President Bush Jump-starts His ’60 stops in 60 days’ Social Security Reform Camp
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TERENCE SMITH: If George W. Bush’s barnstorming for his Social Security initiative has the look of a political campaign —
PRESIDENT GEORGE W. BUSH: It’s nice to be in a part of the world where the cowboy hats outnumber the ties.
TERENCE SMITH: — It’s no accident.
SPOKESMAN, at a Social Security event: Folks, please stay in a single file line. Don’t bunch up on us. Have your identification ready and your tickets please.
TERENCE SMITH: The president’s road show is using the same techniques that were successful in his reelection bid…
WOMAN, attending event: I like the “love you, W.”
WOMAN, attending event: And the one of the “don’t mess with W.”
TERENCE SMITH: — carefully choreographed events in front of handpicked, sympathetic, largely Republican audiences, there by invitation only.
STUDENT, invited to attend event: We got an e-mail the other night from the head of North Carolina College Republicans.
MAN, attending event: Just wanted to come and support President Bush. We were lucky enough to get tickets.
TERENCE SMITH: The object is to play, not to the national press, but to the local media, stick to a central theme, hammer away.
PRESIDENT GEORGE W. BUSH: I like the idea of having an account where people say, “I own this.”
DAVID GERGEN: This is the most sophisticated White House on communications that I think we have ever seen.
TERENCE SMITH: David Gergen is director of the Center for Public Leadership at Harvard’s John F. Kennedy School of Government. He previously served as a White House adviser to four different presidents.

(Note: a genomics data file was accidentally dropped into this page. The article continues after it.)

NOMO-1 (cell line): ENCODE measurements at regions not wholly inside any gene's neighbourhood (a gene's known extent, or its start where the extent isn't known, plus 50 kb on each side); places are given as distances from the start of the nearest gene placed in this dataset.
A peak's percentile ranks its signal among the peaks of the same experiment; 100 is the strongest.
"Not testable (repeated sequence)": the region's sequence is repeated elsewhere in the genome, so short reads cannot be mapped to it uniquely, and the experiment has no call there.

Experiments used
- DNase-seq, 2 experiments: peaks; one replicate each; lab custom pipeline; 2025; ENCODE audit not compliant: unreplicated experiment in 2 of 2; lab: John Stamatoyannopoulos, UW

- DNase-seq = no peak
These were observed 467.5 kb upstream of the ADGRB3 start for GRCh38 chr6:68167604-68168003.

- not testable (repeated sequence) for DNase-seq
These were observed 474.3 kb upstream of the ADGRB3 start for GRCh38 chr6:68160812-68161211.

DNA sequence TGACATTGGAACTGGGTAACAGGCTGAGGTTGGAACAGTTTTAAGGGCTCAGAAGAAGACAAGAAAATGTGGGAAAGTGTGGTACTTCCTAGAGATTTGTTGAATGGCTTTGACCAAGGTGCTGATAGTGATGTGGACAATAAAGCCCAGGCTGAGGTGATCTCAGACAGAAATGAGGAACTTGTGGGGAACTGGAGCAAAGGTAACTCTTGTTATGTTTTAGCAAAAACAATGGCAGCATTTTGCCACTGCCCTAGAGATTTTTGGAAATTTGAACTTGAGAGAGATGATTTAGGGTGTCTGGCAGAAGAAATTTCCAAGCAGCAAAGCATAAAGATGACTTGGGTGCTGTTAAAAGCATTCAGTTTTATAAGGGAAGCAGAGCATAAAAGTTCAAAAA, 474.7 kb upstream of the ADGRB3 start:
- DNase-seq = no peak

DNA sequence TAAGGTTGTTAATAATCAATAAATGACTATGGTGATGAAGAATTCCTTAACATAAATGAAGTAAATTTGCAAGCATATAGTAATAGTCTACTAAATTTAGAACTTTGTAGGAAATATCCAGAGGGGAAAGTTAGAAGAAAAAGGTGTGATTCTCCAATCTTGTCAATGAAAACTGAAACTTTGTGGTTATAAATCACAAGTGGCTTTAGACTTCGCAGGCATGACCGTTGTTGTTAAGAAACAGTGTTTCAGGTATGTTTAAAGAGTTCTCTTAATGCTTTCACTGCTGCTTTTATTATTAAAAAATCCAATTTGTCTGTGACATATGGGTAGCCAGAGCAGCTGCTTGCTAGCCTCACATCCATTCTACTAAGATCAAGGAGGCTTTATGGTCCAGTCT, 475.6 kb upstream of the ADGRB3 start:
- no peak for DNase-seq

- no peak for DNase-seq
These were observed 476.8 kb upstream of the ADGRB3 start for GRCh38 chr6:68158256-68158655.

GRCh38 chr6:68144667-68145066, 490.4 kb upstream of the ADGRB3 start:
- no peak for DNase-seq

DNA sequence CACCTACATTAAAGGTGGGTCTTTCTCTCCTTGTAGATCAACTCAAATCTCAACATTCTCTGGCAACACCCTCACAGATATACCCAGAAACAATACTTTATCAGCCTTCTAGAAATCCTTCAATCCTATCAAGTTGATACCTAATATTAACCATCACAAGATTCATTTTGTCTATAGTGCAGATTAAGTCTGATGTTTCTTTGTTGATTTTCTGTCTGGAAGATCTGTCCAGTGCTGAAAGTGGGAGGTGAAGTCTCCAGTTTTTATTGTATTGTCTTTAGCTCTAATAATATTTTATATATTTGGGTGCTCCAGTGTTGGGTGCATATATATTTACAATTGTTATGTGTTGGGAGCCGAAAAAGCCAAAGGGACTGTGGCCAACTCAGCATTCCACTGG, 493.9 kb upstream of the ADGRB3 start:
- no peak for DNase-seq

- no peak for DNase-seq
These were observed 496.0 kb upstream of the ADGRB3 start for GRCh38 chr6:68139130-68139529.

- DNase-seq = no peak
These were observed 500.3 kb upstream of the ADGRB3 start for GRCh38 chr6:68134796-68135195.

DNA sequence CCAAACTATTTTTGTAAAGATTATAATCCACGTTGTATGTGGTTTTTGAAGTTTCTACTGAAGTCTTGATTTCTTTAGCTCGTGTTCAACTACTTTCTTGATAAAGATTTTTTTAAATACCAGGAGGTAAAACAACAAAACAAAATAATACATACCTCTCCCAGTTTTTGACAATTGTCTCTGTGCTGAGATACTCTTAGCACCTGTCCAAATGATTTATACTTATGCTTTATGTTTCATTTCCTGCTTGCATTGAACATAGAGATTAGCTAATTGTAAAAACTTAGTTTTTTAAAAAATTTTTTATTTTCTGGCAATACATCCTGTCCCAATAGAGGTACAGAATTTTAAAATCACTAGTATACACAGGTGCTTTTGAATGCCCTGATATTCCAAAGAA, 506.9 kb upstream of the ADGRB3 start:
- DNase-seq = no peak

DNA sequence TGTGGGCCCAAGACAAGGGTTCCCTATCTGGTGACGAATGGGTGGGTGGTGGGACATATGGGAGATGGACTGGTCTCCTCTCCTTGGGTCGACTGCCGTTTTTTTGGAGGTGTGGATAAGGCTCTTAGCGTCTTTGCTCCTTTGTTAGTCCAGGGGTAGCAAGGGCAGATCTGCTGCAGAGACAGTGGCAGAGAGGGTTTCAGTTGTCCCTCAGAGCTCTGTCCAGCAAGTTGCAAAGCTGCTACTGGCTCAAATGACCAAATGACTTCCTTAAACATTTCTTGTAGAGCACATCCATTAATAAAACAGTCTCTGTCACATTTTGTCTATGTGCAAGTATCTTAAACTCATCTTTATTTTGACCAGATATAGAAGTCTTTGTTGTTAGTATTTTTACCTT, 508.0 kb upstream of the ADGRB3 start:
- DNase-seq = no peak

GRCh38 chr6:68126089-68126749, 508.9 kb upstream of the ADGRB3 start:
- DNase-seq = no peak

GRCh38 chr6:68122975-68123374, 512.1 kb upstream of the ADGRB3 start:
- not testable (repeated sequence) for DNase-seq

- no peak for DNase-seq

DAVID GERGEN: They have taken many elements of what Reagan did and brought them to an additional level of sophistication, certainly a discipline.
TERENCE SMITH: The White House declined to discuss its communications strategy, but the Social Security events have the same carefully coordinated look, from the patriotic music to the banners, to the familiar phrases, used this morning in New Jersey.
PRESIDENT GEORGE W. BUSH: I believe in order to make the system work better for younger workers, they ought to be able… be allowed to, at their choice, to take some of their own money and set aside in a personal savings account.
DAVID GERGEN: There are code words that they have introduced into this campaign on Social Security, making sure it’s not called private account, but called a personal retirement account.
And they’re using all of the political magic that they used in the campaign.